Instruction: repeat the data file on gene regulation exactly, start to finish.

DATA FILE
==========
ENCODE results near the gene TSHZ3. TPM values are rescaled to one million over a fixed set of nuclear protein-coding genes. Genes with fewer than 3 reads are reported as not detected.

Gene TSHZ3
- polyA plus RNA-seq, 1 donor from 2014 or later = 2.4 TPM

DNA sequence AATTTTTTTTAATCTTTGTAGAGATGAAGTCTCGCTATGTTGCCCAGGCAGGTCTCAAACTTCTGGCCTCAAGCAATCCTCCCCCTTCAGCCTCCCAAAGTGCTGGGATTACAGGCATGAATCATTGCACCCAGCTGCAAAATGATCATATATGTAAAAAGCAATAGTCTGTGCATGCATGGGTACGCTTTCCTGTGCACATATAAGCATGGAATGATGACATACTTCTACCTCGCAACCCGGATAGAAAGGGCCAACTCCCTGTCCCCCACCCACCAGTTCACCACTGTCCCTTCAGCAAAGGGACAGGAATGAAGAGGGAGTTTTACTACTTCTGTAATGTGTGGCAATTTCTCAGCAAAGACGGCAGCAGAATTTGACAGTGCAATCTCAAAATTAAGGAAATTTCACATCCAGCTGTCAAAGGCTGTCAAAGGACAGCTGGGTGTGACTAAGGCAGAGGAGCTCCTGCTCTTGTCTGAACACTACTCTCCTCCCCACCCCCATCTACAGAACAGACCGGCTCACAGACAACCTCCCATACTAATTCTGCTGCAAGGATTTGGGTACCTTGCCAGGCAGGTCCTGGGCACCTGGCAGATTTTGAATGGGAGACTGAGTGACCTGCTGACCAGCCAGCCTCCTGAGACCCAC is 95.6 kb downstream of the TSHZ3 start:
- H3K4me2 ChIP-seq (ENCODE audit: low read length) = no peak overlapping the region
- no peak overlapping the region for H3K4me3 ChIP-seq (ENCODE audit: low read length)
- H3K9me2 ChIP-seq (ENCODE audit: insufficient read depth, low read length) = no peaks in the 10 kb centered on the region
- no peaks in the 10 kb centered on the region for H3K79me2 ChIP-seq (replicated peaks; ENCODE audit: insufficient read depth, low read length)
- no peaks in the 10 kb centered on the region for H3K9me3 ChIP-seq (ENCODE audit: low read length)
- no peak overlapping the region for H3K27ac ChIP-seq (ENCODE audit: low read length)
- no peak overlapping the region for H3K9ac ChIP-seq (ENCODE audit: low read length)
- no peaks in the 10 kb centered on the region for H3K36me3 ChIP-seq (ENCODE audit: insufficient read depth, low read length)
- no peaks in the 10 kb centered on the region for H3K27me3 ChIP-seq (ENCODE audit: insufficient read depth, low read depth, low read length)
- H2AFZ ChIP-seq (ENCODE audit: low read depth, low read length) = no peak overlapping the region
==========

ENCODE results near the gene TSHZ3. TPM values are rescaled to one million over a fixed set of nuclear protein-coding genes. Genes with fewer than 3 reads are reported as not detected.

Gene TSHZ3
- polyA plus RNA-seq, 1 donor from 2014 or later = 2.4 TPM

DNA sequence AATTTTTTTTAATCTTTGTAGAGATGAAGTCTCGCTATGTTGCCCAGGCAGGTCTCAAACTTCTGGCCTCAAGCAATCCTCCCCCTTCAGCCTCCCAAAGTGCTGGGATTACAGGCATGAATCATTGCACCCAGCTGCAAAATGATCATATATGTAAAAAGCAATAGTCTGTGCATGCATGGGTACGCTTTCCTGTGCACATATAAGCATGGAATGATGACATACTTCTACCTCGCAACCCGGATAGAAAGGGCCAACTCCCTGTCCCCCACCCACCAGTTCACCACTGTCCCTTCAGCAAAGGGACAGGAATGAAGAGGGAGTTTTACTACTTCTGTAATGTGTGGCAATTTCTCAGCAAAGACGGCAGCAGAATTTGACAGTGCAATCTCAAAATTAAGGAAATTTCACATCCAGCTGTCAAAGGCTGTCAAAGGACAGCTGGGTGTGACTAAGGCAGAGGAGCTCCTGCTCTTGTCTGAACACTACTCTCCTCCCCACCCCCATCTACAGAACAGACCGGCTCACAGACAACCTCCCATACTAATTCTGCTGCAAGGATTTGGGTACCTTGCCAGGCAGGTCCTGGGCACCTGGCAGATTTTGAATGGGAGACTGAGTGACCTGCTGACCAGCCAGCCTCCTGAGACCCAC is 95.6 kb downstream of the TSHZ3 start:
- H3K4me2 ChIP-seq (ENCODE audit: low read length) = no peak overlapping the region
- no peak overlapping the region for H3K4me3 ChIP-seq (ENCODE audit: low read length)
- H3K9me2 ChIP-seq (ENCODE audit: insufficient read depth, low read length) = no peaks in the 10 kb centered on the region
- no peaks in the 10 kb centered on the region for H3K79me2 ChIP-seq (replicated peaks; ENCODE audit: insufficient read depth, low read length)
- no peaks in the 10 kb centered on the region for H3K9me3 ChIP-seq (ENCODE audit: low read length)
- no peak overlapping the region for H3K27ac ChIP-seq (ENCODE audit: low read length)
- no peak overlapping the region for H3K9ac ChIP-seq (ENCODE audit: low read length)
- no peaks in the 10 kb centered on the region for H3K36me3 ChIP-seq (ENCODE audit: insufficient read depth, low read length)
- no peaks in the 10 kb centered on the region for H3K27me3 ChIP-seq (ENCODE audit: insufficient read depth, low read depth, low read length)
- H2AFZ ChIP-seq (ENCODE audit: low read depth, low read length) = no peak overlapping the region